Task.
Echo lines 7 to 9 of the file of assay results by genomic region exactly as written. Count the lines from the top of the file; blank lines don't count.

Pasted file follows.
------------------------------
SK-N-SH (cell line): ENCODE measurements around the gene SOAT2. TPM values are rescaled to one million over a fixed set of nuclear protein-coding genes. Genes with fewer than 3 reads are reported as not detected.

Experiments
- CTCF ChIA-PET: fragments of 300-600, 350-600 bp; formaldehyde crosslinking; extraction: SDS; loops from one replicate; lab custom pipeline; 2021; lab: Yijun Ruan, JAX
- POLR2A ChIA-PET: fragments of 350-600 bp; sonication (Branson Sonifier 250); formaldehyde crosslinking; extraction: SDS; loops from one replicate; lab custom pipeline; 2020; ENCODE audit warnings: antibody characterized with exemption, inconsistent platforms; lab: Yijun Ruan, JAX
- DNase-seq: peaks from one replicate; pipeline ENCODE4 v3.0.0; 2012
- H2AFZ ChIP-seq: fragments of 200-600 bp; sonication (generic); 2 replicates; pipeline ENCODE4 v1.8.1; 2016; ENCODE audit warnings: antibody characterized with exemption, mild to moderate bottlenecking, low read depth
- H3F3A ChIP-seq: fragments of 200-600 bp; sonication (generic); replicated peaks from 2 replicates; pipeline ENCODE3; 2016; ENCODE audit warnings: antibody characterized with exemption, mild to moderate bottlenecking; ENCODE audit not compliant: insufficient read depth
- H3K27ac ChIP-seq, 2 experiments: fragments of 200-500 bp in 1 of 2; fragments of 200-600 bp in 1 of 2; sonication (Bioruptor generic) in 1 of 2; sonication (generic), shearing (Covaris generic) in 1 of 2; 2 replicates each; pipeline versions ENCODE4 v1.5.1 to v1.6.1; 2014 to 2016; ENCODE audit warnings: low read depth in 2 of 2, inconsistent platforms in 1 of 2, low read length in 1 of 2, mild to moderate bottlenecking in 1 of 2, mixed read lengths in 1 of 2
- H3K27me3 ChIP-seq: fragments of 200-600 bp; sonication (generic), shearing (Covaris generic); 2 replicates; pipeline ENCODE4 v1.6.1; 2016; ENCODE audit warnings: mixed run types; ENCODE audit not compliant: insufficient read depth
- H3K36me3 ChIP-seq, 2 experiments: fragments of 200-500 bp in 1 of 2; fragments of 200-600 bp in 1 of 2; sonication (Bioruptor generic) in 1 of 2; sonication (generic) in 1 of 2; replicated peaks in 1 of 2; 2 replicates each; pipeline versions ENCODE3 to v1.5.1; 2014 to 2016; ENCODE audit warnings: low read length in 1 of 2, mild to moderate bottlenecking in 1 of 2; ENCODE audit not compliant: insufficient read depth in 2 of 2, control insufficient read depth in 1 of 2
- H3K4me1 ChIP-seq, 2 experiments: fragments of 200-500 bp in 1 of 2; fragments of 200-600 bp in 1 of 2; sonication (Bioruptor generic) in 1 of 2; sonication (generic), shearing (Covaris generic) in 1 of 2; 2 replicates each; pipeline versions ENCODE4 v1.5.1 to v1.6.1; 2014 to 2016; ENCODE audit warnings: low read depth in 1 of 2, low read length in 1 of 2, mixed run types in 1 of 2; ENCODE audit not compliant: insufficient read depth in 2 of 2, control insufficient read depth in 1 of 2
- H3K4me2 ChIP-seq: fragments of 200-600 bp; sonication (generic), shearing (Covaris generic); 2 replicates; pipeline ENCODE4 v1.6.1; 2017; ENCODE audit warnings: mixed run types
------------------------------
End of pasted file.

- H3F3A ChIP-seq: fragments of 200-600 bp; sonication (generic); replicated peaks from 2 replicates; pipeline ENCODE3; 2016; ENCODE audit warnings: antibody characterized with exemption, mild to moderate bottlenecking; ENCODE audit not compliant: insufficient read depth
- H3K27ac ChIP-seq, 2 experiments: fragments of 200-500 bp in 1 of 2; fragments of 200-600 bp in 1 of 2; sonication (Bioruptor generic) in 1 of 2; sonication (generic), shearing (Covaris generic) in 1 of 2; 2 replicates each; pipeline versions ENCODE4 v1.5.1 to v1.6.1; 2014 to 2016; ENCODE audit warnings: low read depth in 2 of 2, inconsistent platforms in 1 of 2, low read length in 1 of 2, mild to moderate bottlenecking in 1 of 2, mixed read lengths in 1 of 2
- H3K27me3 ChIP-seq: fragments of 200-600 bp; sonication (generic), shearing (Covaris generic); 2 replicates; pipeline ENCODE4 v1.6.1; 2016; ENCODE audit warnings: mixed run types; ENCODE audit not compliant: insufficient read depth